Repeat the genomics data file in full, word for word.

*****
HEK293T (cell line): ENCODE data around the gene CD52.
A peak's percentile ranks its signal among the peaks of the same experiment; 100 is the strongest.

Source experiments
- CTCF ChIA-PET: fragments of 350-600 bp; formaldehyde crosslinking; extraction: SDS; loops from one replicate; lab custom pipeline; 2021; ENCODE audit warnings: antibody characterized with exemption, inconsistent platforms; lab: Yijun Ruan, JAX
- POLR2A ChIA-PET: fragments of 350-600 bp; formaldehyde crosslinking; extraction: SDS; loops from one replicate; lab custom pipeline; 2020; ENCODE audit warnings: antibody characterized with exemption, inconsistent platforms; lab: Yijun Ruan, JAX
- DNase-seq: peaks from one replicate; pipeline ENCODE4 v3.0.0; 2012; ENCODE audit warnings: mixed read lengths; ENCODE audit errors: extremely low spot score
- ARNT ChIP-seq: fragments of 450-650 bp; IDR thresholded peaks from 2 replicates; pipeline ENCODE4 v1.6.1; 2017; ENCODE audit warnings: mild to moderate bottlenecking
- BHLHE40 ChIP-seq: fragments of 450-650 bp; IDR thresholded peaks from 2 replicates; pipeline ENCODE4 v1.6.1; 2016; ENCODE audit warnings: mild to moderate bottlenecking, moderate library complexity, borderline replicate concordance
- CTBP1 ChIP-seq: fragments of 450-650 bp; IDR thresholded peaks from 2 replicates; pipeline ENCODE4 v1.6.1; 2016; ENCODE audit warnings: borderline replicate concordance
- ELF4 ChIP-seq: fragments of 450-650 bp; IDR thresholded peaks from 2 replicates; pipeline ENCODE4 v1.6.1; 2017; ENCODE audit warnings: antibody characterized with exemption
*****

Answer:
HEK293T (cell line): ENCODE data around the gene CD52.
A peak's percentile ranks its signal among the peaks of the same experiment; 100 is the strongest.

Source experiments
- CTCF ChIA-PET: fragments of 350-600 bp; formaldehyde crosslinking; extraction: SDS; loops from one replicate; lab custom pipeline; 2021; ENCODE audit warnings: antibody characterized with exemption, inconsistent platforms; lab: Yijun Ruan, JAX
- POLR2A ChIA-PET: fragments of 350-600 bp; formaldehyde crosslinking; extraction: SDS; loops from one replicate; lab custom pipeline; 2020; ENCODE audit warnings: antibody characterized with exemption, inconsistent platforms; lab: Yijun Ruan, JAX
- DNase-seq: peaks from one replicate; pipeline ENCODE4 v3.0.0; 2012; ENCODE audit warnings: mixed read lengths; ENCODE audit errors: extremely low spot score
- ARNT ChIP-seq: fragments of 450-650 bp; IDR thresholded peaks from 2 replicates; pipeline ENCODE4 v1.6.1; 2017; ENCODE audit warnings: mild to moderate bottlenecking
- BHLHE40 ChIP-seq: fragments of 450-650 bp; IDR thresholded peaks from 2 replicates; pipeline ENCODE4 v1.6.1; 2016; ENCODE audit warnings: mild to moderate bottlenecking, moderate library complexity, borderline replicate concordance
- CTBP1 ChIP-seq: fragments of 450-650 bp; IDR thresholded peaks from 2 replicates; pipeline ENCODE4 v1.6.1; 2016; ENCODE audit warnings: borderline replicate concordance
- ELF4 ChIP-seq: fragments of 450-650 bp; IDR thresholded peaks from 2 replicates; pipeline ENCODE4 v1.6.1; 2017; ENCODE audit warnings: antibody characterized with exemption